For photographers, there exists a danger when we finally travel to a fabled location—almost by intuition, we create the very same photos that have been repeated a thousand times before by others. What image do you think of when I mention the Mittens in Monument Valley, the ruins at Machu Picchu or the multihued formations
of Bryce Canyon?
One could say the natural wonder has been reduced to the lowest common denominator. To me, the iconic images of these beautiful places are just the starting point when photographing in national parks or any natural wild areas. It’s not easy to expand on what appears to be the perfect vantage from which to photograph a certain place, but as adventure photographers, we can put our personal creative stamp on even the most overphotographed place.
I happen to live within a few hours’ drive of many national parks and monuments. The locations of these parks were originally places selected for their beauty. They have been photographed in every imaginable way since William Henry Jackson first brought his 8x10 camera out West.
It’s tempting for me to race out and photograph in these places again and again. I often do so, but when I make plans to shoot in these locations, I’m more likely to carefully arrange my visit around a unique trip or activity. The creative process works like this: when I know I’ll be traveling to Yosemite, Yellowstone or other iconic locations, I look carefully at who I’m traveling with and what I’ll be doing in the park. Will it be rock climbing, biking, boating, a family trip with the kids, etc?
In this way, I can have an idea of the type of photos I might be able to make that will be relatively unique. An adventure approach to the parks opens extraordinary doors to shooting creative photos. The people and activity in my photos are the creative key, even when I’m shooting at a scenic pullout in the Grand Canyon.
Last fall, I was invited on a rafting trip down the Green River and Colorado River through Canyonlands National Park and Cataract Canyon with the intention of using the rafts to explore a remote corner of Canyonlands called the Maze.
I had never really explored the Maze in any depth, despite the area being so close to home. I first heard of the Maze when I was only 14, back when Outside Magazine was still called Mariah. In the magazine, an article described the Maze as a place of deep canyons that were accessible only by climbing and rappelling. It was inhabited for hundreds of years by a people called the Fremont, who hunted in the canyons and left behind colorful life-sized figure paintings—some of the finest Indian pictograph drawings to be found in North America.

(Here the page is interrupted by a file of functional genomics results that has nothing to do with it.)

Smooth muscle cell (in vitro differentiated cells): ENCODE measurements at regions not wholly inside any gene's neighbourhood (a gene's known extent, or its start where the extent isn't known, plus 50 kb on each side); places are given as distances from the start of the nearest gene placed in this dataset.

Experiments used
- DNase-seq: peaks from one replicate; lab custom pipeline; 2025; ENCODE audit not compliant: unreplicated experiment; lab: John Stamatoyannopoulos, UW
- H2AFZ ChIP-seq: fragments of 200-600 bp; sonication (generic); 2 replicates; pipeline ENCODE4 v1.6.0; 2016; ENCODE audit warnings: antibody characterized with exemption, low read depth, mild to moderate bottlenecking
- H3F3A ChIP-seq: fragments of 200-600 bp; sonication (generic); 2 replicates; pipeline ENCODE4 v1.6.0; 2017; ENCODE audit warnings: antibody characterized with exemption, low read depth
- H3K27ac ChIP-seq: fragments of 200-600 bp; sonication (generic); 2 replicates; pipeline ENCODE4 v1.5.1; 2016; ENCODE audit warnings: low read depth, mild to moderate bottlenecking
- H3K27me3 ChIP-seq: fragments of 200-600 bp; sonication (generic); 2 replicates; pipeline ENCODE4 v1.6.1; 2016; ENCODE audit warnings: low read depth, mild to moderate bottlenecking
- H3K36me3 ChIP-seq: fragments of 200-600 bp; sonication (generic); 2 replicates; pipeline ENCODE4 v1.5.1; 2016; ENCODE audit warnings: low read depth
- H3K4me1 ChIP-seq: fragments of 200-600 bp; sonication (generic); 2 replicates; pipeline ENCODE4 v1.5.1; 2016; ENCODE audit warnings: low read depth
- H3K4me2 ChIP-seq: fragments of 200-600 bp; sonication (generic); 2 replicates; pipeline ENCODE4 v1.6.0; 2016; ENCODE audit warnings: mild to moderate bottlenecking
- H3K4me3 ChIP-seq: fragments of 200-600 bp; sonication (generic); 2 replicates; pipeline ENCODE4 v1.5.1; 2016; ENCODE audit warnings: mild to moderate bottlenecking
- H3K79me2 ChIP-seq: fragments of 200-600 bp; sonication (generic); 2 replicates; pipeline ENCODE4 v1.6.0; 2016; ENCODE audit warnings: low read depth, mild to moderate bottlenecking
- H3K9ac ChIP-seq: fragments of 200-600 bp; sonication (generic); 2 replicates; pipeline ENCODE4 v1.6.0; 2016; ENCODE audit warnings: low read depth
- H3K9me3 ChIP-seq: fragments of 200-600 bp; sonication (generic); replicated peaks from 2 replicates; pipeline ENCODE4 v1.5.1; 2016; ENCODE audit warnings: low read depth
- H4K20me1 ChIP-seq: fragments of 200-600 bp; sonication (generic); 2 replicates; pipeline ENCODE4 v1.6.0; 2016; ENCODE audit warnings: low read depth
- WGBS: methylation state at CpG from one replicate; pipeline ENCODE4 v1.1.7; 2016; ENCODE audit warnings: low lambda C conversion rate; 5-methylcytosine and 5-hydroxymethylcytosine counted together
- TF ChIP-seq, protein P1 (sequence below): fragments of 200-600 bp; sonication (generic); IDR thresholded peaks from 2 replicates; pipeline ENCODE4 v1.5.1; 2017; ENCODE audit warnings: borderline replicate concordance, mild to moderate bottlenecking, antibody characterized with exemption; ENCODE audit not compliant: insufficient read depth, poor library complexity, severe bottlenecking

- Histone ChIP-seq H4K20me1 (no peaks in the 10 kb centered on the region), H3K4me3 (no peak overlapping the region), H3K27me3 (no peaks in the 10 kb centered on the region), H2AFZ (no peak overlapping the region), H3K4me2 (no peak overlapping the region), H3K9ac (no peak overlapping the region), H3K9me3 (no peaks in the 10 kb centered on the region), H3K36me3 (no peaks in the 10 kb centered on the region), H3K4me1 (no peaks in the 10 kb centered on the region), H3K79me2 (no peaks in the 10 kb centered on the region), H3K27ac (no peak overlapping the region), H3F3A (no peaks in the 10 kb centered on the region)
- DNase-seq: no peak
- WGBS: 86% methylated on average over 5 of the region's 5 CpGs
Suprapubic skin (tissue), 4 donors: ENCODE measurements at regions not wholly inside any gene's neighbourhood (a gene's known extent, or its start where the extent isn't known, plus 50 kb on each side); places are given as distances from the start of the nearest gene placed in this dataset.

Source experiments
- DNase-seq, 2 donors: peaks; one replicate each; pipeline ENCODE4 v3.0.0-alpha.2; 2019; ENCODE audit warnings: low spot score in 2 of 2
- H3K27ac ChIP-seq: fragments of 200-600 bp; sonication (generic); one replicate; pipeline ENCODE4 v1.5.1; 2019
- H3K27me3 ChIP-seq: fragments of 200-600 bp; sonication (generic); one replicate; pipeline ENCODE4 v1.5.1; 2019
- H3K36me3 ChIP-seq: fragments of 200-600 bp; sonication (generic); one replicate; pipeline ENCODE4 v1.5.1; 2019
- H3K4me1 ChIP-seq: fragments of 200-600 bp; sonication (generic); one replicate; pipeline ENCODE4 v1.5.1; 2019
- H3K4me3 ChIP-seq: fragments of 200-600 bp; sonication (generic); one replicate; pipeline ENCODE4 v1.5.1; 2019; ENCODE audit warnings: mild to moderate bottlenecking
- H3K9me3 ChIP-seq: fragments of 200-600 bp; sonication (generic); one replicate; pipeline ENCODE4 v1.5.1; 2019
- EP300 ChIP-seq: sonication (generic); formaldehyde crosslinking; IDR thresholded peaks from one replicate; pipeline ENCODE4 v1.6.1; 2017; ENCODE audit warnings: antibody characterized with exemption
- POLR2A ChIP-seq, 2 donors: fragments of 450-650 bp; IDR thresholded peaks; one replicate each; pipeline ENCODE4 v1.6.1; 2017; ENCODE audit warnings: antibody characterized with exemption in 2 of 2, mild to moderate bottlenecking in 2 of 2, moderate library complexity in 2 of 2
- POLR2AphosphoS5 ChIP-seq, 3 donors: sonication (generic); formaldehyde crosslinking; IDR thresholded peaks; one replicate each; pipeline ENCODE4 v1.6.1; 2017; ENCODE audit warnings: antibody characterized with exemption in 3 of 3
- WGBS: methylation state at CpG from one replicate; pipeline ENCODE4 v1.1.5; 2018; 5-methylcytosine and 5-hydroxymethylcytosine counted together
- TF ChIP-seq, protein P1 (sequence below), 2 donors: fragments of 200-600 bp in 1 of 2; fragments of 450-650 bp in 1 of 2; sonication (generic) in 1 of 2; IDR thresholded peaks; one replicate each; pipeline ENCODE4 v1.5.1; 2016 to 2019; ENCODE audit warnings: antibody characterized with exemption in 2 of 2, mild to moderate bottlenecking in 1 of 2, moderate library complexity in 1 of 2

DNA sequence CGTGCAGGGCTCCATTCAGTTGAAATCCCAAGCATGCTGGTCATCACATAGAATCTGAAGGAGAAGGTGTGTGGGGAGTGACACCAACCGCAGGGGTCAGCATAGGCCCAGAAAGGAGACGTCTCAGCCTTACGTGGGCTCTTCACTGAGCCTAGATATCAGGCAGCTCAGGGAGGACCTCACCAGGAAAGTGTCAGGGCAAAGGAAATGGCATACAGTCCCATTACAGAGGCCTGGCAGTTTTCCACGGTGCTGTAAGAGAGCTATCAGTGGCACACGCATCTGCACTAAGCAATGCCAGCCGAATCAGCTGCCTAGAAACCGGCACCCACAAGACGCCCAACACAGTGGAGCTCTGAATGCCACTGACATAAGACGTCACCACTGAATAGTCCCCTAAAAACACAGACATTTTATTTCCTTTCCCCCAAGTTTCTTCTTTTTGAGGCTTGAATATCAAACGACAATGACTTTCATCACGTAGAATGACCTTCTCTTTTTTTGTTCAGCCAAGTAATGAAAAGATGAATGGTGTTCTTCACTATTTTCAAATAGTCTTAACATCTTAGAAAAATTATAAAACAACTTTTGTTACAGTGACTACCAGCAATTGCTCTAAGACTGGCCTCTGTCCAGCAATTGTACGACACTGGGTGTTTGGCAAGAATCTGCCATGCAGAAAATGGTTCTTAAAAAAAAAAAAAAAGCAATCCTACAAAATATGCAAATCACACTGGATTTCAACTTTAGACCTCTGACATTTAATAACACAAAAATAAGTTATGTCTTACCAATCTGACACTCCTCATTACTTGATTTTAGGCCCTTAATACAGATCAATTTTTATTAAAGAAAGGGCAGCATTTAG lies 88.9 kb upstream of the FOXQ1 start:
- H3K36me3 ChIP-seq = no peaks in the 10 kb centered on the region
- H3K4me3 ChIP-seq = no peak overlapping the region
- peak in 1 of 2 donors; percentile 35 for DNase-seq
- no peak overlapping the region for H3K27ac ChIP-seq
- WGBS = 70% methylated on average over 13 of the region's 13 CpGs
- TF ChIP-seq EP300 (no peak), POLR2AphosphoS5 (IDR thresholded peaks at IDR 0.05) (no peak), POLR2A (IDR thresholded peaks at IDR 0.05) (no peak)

The Maze sounded fantastic. None of the intervening years or photos I’d see of the location would dim the initial picture I formed by reading that article.
Before my October 2006 trip, my only explorations into the Maze barely touched the edge of the region. In 1995, I circumnavigated Canyonlands on a mountain bike. My only other visits were day hikes during rafting trips in sweltering summer heat.
These previous visits did little to satisfy my earliest image of the Maze. What was missing in those excursions was a good adventure off the river, a team of ambitious hikers, cool weather and a plan to walk some serious distance through the canyons. This rafting trip was custom-tailored to be just such an adventure. Our rafts would act as a well-stocked base camp as we floated through the rugged districts of Canyonlands National Park. Our primary plan would be to hike west from our raft base camp to explore the heart of the Maze.
As luck would have it, our river trip happened just a couple of days after one of the worst rainstorms in recent history. The Moab newspaper called it a hundred-year flood event. Runoff from that storm raised the level of Lake Powell five feet!
Because of deep mud, our loaded 4x4 trucks barely made it down the treacherous Mineral Bottom Road to start the river trip. It would continue to rain during most of the next two weeks in the Canyonlands. But the hard work was worth it for this once-in-a-lifetime view of the Canyon Country. The rain-washed sky as well as the remarkable multihued Cedar Mesa Sandstone walls of the Maze gave great color for photography.
The photo of the Maze shown here was taken on our first overnight hike away from the boats. The next day, we’d rejoin our river party several miles downstream from where we departed the rafts. We had selected a camp on the slickrock just before sunset after a hard day of walking.
I saw this photo come together when my hiking buddies, sans packs, walked to the edge of the canyon for a look over the edge. The earliest image I had of the Maze was the human drama of being lost in a sea of rock; the many years didn’t dampen that image in my mind. I stayed back, climbing up onto a ledge above our camp and moving my vantage point so that I could highlight my friends against a dark shadow of the canyon wall in the last minutes of sunlight.
This location on Jasper Ridge was a world removed from my other experiences in the Maze. Upon reflection, I realized that, if I wanted, I could drive close to the same location where I took this photo. Such a trip would be much easier than the one that produced this photo—merely a half day’s drive on 4x4 roads and a short hike. But I know that, given a hundred opportunities to duplicate this photo, it wouldn’t be possible.
This photo is the result of certain events and people coming together at a certain moment. Our adventurous hike, the wild weather that produced a remarkable clarity of light and being in the right place with a camera before the sun dipped below the horizon all made a difference. My trip through Canyonlands produced a group of photos that now will become my best memories of the Maze since I first formed images of it in my mind 32 years ago.